Beverley McLachlin

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The Right Honourable
Beverley McLachlin
PC CStJ
Beverley McLachlin (crop).jpg
17th Chief Justice of Canada
Incumbent
Assumed office
7 January 2000
Nominated by Jean Chrétien
Appointed by Adrienne Clarkson
Preceded by Antonio Lamer
65th Puisne Justice of the Supreme Court of Canada
In office
30 March 1989 – 7 January 2000
Nominated by Brian Mulroney
Preceded by William McIntyre
Succeeded by Louis LeBel
Personal details
Born Beverley Gietz
(1943-09-07) September 7, 1943 (age 71)
Pincher Creek, Alberta
Spouse(s) Roderick McLachlin (d. 1988)
Frank McArdle
(m. 1992–present)
Alma mater University of Alberta
Profession Lawyer

Beverley McLachlin, PC (born 7 September 1943) is the 17th and current Chief Justice of the Supreme Court of Canada, the first woman to hold this position, and the longest serving Chief Justice in Canadian history. In her role as Chief Justice, she also serves as a Deputy of the Governor General of Canada.

Early life[edit]

McLachlin was born Beverley Gietz in Pincher Creek, Alberta, the eldest child of Eleanora Marian (née Kruschell) and Ernest Gietz. Her parents, who were of German descent, were "fundamentalist Christians".[1][2] She received a B.A. and an M.A. in philosophy and an LL.B. degree (winning the gold medal as top student and serving as Editor-in-Chief of the Alberta Law Review) from the University of Alberta. She was called to the Bar of Alberta in 1969 and to the Bar of British Columbia in 1971. She practiced law from 1969 until 1975. From 1974 to 1981, she was an Associate Professor and Professor with tenure at the University of British Columbia.

She has one son from her first marriage to Roderick McLachlin. Her first husband died in 1988 and she remarried in 1992 to Frank McArdle.

Career as a judge[edit]

In 1981, she was appointed to the County Court of Vancouver and then to the Supreme Court of British Columbia. In 1985 she was appointed to the British Columbia Court of Appeal, three years later in 1988 she was appointed Chief Justice of the Supreme Court of British Columbia. She was appointed as a Puisne Justice to the Supreme Court of Canada on 30 March 1989 and was made Chief Justice of Canada on 7 January 2000.

Upon being sworn into the Supreme Court of Canada, she also became a Deputy of the Governor General of Canada together with the other justices of the Supreme Court.

When Governor General Adrienne Clarkson was hospitalized for a cardiac pacemaker operation on 8 July 2005, Chief Justice McLachlin served as the Deputy of the Governor General of Canada and performed the duties of the Governor General, including giving royal assent to the Civil Marriage Act, effectively legalizing same-sex marriage in Canada. She relinquished that task when the Governor General returned to good health in late July.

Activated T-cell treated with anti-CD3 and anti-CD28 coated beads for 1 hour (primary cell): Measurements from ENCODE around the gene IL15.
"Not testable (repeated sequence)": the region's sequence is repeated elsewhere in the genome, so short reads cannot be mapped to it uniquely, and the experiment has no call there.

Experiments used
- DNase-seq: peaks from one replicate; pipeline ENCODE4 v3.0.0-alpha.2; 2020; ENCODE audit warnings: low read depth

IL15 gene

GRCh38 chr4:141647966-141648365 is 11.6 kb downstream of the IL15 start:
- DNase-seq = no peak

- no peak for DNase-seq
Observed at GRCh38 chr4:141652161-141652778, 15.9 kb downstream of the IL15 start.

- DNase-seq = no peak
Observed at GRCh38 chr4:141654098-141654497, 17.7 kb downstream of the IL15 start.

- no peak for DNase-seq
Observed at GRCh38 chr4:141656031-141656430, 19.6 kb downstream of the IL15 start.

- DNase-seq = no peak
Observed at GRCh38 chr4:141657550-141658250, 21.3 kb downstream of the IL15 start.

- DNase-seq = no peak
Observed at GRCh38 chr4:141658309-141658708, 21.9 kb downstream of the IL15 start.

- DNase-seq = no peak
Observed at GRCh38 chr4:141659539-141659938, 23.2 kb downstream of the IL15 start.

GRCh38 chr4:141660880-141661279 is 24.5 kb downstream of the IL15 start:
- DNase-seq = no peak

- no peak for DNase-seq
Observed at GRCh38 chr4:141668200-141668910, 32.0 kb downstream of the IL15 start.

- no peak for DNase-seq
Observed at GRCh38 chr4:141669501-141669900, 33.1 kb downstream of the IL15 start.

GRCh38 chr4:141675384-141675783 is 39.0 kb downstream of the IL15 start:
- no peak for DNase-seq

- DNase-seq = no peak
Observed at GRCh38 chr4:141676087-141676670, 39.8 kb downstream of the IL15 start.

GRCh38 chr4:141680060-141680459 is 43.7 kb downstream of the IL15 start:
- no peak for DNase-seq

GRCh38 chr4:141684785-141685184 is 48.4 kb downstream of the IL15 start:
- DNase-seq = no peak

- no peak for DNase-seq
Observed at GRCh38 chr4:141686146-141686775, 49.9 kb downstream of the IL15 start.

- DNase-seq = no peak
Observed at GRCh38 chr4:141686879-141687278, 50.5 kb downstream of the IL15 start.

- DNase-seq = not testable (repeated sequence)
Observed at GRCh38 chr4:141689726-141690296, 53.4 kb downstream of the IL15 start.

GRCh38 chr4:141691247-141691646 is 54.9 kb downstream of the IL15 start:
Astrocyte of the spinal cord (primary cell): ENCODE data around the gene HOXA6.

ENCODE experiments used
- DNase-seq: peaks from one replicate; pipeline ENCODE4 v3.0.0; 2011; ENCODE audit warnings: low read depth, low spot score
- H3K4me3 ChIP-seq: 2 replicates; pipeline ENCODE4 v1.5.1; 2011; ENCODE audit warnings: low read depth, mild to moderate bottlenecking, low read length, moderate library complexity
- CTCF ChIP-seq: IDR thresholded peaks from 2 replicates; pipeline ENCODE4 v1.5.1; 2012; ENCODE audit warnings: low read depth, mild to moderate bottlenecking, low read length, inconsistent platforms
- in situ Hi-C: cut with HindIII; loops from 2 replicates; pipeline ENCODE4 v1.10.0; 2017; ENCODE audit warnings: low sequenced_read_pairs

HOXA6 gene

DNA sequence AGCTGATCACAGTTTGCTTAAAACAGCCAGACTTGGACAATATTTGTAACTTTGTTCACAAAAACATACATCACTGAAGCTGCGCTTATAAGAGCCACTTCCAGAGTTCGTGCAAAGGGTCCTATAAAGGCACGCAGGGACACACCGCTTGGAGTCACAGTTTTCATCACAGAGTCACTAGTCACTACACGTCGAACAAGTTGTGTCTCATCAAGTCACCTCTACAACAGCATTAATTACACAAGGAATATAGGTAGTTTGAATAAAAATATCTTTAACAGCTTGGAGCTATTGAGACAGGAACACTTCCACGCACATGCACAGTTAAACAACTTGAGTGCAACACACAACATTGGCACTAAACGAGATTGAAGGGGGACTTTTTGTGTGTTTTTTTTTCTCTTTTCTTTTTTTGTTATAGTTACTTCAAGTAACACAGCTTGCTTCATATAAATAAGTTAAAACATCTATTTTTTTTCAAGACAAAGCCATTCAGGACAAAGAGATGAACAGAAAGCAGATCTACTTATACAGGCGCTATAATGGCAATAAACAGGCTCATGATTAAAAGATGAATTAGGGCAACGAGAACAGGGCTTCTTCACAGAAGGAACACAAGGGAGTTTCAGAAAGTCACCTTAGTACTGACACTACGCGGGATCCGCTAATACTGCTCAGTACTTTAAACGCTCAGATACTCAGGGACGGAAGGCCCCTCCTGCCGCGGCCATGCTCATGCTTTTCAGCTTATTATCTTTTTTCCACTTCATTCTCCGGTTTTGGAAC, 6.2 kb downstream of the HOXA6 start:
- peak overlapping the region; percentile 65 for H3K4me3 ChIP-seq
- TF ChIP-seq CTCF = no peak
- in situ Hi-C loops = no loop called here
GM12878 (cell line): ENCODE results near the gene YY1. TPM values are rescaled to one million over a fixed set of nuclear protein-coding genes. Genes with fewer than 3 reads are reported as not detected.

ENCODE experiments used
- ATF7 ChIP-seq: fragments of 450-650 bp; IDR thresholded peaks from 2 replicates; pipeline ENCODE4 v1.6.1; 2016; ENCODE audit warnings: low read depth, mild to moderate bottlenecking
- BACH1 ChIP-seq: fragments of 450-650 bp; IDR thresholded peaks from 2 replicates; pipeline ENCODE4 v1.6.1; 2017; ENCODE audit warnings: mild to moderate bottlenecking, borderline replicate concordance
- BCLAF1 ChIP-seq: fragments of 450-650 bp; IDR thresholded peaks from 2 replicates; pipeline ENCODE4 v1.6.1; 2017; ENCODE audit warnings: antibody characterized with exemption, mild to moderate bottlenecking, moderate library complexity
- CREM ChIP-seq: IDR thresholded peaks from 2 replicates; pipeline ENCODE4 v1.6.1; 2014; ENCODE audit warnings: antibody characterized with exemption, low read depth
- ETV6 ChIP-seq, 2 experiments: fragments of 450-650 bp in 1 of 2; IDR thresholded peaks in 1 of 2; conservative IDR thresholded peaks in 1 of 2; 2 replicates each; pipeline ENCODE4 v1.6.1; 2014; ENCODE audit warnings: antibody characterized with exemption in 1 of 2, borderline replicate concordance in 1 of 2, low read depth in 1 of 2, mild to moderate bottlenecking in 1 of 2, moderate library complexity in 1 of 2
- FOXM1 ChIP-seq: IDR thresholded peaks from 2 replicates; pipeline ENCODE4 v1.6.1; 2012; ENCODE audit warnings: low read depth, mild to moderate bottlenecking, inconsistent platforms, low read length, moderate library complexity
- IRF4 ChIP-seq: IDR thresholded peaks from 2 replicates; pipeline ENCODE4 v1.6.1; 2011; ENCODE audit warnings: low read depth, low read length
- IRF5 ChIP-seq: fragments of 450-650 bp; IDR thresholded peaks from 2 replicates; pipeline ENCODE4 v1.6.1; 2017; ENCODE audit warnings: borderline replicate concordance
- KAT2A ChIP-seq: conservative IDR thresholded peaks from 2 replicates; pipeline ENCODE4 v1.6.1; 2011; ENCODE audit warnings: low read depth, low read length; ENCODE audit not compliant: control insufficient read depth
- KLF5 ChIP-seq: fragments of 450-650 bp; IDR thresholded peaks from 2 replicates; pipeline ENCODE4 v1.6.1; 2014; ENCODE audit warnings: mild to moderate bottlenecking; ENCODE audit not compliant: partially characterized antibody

She is the Chairperson of the Canadian Judicial Council, the Board of Governors of the National Judicial Institute, and the Advisory Council of the Order of Canada. She is a Member of the Queen's Privy Council for Canada. She was made a Commander of the Legion of Honor by the Government of France in 2008.[3][4] On 15 December 2006 she was appointed Commander of the Venerable Order of Saint John.[5]

She has been awarded with over 21 honorary Doctor of Laws degrees and is the Honorary Patron of the Institute of Parliamentary and Political Law. She has also been awarded the Yes She Can Award from Balmoral Hall School in 2005 in Winnipeg, Manitoba.

Ribbon bar of The Right Honourable Beverley McLachlin

Judgments[edit]

During her early years on the Supreme Court, she was characterized as a judge with libertarian leaning after her dissent in R. v. Keegstra, finding that the hate-speech criminal offences were unconstitutional, and her judgment in R. v. Zundel where she struck down the criminal offence of spreading false news. This was also seen to an extent in her decision of R. v. Sharpe where she upheld the child pornography criminal provisions, but limited it by excluding imaginative works that are for private use. During this, she also ruled that the laws should apply to fictional depictions, declaring that 'person' would include fictional people as well as real people.

Interpreting "person" in accordance with Parliament's purpose of criminalizing possession of material that poses a reasoned risk of harm to children, it seems that it should include visual works of the imagination as well as depictions of actual people. Notwithstanding the fact that 'person' in the charging section and in s. 163.1(1)(b) refers to a flesh-and-blood person, I conclude that "person" in s. 163.1(1)(a) includes both actual and imaginary human beings.

[6]

Among her more controversial decisions was her ruling in R. v. Seaboyer, where she struck down the rape shield law because it violated the right to a fair trial of those accused of sexual assault.

McLachlin has tried to forge additional consensus in the Court's decisions, often writing controversial decisions herself to forge that consensus. In doing so, she is widely recognized for "still writing lots of judgments in her own clear style."[7]

Criticism[edit]

In July 2013, during the consultation period prior to appointment, Chief Justice McLachlin contacted justice minister Peter MacKay and the Prime Minister's Office regarding the eligibility of Marc Nadon for a Quebec seat on the Supreme Court. Prime Minister Harper claimed that he had refused a phone call from McLachlin, which he considered inappropriate, on MacKay's advice. Harper's comments were widely criticized by the legal community and a complaint was forwarded to the International Commission of Jurists in Switzerland.[8][9]

See also[edit]

References[edit]

External links[edit]

Order of precedence
Preceded by
Stephen Harper
as Prime Minister
Order of Precedence of Canada
as Chief Justice
Succeeded by
Edward Schreyer
as Former Governor General